Head Of Training, The Healthy Work Company

January 28, 2016

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Is flexible working destroying the office environment?

personal-885550_960_720New research commissioned by facilities and building maintenance specialists Direct365 has shown that almost one in three UK employees believe that the growing availability of flexible working options is having a detrimental effect on the atmosphere in their office.

While flexible working hours are supposed to promote a good work-life balance, a leading psychologist warned that they actually cause employees to “graze” through work at all hours, leaving them little time to relax and unwind.

The survey found that 31% of British workers are concerned that traditional office culture is in danger of being lost because so many of their colleagues are able to work remotely at any given time.

stock-624712_960_720Breaking the findings down, workers over the age of 55 are the most likely to say that flexible working is having an adverse effect on team spirit. Meanwhile, the 18-24 and 25-34 age groups were among the biggest supporters of remote working provisions, which highlights a clear generational divide, says Direct365.

In June 2014, all UK employees were given the legal right to request flexible working arrangements after 26 weeks of employment. It was hoped that the introduction of such regulations would help to improve the work-life balance of the nation’s workforce, but there are arguments to suggest that the increasing prominence of remote working is actually having the opposite effect, as professionals are finding it difficult to switch off and relax.

Speaking to the Guardian in early January 2016, Prof Gail Kinman, an occupational health psychologist from the University of Bedfordshire and the British Psychological Association, suggested that more people are checking emails and taking calls outside of office hours, and as such are struggling to get enough quality sleep.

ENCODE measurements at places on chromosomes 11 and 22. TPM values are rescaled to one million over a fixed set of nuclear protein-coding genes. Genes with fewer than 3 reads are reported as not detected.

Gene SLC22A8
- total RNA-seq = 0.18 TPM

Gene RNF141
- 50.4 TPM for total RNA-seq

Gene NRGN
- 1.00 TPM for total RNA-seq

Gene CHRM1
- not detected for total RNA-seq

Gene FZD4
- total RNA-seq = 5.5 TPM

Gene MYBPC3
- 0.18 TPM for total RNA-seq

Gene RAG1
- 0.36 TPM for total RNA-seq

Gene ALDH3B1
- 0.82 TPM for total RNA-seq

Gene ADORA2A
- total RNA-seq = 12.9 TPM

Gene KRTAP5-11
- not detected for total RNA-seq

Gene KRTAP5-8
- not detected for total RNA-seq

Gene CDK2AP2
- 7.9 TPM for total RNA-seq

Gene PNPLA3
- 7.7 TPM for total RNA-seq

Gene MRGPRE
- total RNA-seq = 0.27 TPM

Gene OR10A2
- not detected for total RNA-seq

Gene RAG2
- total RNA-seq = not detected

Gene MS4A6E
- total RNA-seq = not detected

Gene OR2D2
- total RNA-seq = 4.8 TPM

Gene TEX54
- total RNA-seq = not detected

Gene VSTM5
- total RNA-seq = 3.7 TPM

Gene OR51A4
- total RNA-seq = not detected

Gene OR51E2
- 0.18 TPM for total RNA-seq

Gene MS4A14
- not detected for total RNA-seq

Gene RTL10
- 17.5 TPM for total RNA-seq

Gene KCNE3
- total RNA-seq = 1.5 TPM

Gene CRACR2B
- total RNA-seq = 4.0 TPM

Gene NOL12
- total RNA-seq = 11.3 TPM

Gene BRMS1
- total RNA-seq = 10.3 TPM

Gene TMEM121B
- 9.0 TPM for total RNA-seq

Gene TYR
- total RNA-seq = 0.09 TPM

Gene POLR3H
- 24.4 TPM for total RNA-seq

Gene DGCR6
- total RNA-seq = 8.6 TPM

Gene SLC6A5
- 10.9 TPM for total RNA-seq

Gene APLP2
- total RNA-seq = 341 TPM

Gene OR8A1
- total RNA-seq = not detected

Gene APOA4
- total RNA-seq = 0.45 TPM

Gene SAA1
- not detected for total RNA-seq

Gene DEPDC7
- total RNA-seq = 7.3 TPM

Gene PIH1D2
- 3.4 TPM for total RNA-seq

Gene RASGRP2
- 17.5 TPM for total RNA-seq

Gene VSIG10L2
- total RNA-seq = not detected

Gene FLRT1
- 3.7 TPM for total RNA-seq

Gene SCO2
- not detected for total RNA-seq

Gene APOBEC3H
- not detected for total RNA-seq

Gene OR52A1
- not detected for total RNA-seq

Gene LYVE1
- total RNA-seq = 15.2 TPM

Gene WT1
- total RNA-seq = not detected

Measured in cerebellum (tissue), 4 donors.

woman-653892_960_720Emma Gilroy, Brand Development Manager at Direct365, thinks that employers also need to consider the impact that their flexible working policies might have on the general ambience of their workplace.

 “This isn’t an attack on flexible working by any means. Such policies, when implemented sensibly, can be mutually beneficial for employers and employees alike,” she commented.

“However, a lot of businesses are clearly struggling to find the right balance, with one in three people stating that the atmosphere in their office has suffered because so many of their colleagues are missing at the same time.

“It’s not uncommon for somebody to be sat at their desk all on their own for an entire day because the rest of their team are either working from home or have been given permission to switch their hours. Technological advancements have made communication easy, but you really shouldn’t underestimate the importance of face-to-face contact.

“Although companies are legally obliged to consider flexible working requests from staff, they shouldn’t lose sight of how these arrangements will impact the wider team. It’s arguably far harder to build a bond and strong team ethos if everybody is working in different locations. We’re in danger of losing good old-fashioned ‘watercooler talk’!”

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Lucy Moore
Lucy Moore
8 years ago

Not much of a story. The other view is, nearly 7 out of 10 workers think flexible working is a good thing.